Austin Nichols and his family have hired high-powered attorney Don Jackson to help them fight the restrictions that Memphis placed on the player’s ability to transfer.
Jackson had some choice words for his treatment at Memphis.
“Memphis’ denial of his release is based upon a bad faith effort to deny his request to transfer,” Jackson wrote in an email that was sent to multiple media members on Tuesday. “The current NCAA regulations relative to member institution to member institution transfers violate the Sherman Act (as they illegally affect both the ‘input’ and ‘output’ markets).”
“Further, the restrictions are nothing more than a calculated effort to punish Austin’s family for his desire to transfer to a new program. Although the staff has attempted to imply ‘tampering,’ the broad nature of the restrictions clearly establishes that ‘tampering’ is not an issue; this is a calculated effort by a dysfunctional staff to punish a player for taking a step to remove himself from a failing program.”
Late last month, Nichols, the best player in the Tiger program, requested a release from the school, which was eventually granted with a couple of notable exceptions: anyone on the 2015-16 Memphis schedule as well as Tennessee, Virginia, Iowa and Providence.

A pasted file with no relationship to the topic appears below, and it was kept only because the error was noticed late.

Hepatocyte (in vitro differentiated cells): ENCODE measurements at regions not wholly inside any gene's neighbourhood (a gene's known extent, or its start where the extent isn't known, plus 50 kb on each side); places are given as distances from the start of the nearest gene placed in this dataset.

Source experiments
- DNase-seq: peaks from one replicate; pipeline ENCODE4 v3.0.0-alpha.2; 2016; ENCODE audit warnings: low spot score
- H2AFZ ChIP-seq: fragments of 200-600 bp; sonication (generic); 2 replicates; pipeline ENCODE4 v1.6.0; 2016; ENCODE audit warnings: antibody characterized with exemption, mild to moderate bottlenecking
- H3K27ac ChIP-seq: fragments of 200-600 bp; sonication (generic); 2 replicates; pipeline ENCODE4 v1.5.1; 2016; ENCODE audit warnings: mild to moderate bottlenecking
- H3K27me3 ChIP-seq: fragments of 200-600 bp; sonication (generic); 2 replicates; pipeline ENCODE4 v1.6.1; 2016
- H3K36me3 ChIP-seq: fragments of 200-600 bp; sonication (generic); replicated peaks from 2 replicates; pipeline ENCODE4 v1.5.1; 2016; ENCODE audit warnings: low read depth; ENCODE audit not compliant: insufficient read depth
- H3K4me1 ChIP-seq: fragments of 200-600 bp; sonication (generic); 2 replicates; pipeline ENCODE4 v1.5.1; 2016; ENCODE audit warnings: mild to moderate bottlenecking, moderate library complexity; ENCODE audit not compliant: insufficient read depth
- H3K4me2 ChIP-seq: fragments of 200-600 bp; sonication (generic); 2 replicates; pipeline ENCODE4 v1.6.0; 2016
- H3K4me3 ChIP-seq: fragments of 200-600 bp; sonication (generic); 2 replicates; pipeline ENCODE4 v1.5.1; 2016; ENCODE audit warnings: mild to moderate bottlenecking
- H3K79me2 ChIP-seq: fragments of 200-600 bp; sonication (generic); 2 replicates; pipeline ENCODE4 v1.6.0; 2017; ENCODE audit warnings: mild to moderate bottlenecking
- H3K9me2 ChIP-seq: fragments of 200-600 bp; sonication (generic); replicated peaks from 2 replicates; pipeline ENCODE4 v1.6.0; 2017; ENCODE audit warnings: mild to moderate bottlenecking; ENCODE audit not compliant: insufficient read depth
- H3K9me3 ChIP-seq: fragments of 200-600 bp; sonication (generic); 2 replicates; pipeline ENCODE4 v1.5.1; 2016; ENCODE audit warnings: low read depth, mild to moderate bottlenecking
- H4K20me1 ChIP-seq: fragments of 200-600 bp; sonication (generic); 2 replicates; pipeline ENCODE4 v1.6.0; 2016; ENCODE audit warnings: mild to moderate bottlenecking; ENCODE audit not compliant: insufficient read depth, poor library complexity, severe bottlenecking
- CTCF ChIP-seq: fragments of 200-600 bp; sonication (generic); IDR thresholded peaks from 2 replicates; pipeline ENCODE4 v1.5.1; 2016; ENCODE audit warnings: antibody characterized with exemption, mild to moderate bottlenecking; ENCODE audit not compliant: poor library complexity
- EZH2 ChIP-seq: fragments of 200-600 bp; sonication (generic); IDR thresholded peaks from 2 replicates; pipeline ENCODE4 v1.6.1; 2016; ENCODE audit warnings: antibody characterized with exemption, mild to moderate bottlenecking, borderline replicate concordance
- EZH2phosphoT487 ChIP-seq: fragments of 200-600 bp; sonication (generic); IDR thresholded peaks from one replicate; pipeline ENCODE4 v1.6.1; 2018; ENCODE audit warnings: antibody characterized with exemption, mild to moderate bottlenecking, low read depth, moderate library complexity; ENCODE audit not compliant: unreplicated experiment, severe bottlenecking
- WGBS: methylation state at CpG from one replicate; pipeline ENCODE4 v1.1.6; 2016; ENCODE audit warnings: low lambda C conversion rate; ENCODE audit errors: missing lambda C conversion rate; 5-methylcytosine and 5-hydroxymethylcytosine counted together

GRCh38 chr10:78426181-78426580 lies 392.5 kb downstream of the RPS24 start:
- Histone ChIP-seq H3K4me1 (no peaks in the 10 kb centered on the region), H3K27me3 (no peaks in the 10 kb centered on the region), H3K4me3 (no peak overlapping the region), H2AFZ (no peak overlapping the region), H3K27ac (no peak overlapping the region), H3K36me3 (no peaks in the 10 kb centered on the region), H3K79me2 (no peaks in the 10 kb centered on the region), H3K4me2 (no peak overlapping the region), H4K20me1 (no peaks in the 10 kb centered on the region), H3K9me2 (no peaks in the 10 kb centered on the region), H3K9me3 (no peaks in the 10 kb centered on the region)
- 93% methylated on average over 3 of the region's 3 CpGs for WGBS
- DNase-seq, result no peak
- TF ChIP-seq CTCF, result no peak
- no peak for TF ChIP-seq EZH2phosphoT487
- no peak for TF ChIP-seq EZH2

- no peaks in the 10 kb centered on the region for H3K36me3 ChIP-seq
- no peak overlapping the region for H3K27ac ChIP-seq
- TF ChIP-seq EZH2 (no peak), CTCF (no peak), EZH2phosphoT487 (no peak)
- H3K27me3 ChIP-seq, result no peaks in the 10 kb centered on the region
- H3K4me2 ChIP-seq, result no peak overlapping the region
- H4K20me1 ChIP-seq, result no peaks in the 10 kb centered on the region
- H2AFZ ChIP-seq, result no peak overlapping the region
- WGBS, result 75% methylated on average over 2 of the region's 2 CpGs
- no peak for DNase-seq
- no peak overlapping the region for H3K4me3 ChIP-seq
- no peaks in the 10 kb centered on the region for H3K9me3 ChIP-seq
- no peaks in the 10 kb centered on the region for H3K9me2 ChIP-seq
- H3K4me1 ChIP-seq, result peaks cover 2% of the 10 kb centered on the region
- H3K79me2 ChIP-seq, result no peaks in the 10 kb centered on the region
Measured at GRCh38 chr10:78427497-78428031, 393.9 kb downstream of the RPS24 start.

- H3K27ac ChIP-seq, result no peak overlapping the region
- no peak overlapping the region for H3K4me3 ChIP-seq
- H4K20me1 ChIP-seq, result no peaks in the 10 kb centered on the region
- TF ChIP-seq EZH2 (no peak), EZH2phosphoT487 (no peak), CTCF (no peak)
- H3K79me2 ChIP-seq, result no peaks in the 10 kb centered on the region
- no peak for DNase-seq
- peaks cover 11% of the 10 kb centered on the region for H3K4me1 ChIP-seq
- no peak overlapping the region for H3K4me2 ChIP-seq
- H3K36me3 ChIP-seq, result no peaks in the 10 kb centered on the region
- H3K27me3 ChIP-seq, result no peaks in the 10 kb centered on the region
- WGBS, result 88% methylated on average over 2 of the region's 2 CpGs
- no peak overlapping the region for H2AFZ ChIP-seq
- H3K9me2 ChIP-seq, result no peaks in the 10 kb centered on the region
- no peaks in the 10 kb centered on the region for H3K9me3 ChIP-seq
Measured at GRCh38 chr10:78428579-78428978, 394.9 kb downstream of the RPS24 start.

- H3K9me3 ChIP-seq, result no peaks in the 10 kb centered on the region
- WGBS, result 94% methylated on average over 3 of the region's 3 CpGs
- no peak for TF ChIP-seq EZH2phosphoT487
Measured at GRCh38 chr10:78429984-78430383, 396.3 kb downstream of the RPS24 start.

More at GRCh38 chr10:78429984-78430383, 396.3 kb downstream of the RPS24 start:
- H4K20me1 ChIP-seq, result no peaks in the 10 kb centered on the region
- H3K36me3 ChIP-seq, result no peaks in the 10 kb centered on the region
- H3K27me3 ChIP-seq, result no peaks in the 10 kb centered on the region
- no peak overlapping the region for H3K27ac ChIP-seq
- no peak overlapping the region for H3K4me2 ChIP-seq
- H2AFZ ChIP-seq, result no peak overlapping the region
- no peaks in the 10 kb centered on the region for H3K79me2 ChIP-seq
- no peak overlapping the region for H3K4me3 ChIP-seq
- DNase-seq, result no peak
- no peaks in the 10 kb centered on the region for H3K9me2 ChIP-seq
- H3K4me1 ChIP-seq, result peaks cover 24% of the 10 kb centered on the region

Here’s where this story gets interesting. Generally speaking, it’s common practice — and totally unfair — for a school to block anyone in their conference and anyone they’re playing in the near future for transfers. When specific schools are blocked, it’s likely because the former school suspects tampering. Nichols’ sister goes to Tennessee and he’s from the state. It’s not difficult to connect the dots there.
The other three schools are a different story. Virginia, Iowa and Providence are all playing in an early season tournament with Memphis in 2016, but that was simply an excuse to get Virginia on the blocked list. The Cavs and Tony Bennett offered Nichols in high school and were one of the final schools on his list before he committed to Memphis.
The connections run deeper than that. Paul Tudor Jones II, the billionaire that founded Tudor Investments, donated $35 million to Virginia, his alma mater, to help with the construction of Virginia’s new basketball arena. The building, John Paul Jones Arena, is named after his father. Paul Tudor Jones II now lives in Memphis and is reportedly close with Nichols’ former AAU coach.
Once you know all that, it’s not difficult to connect the dots there, either.
For what it’s worth, Nichols would be a terrific fit in Bennett’s front court and defensive system.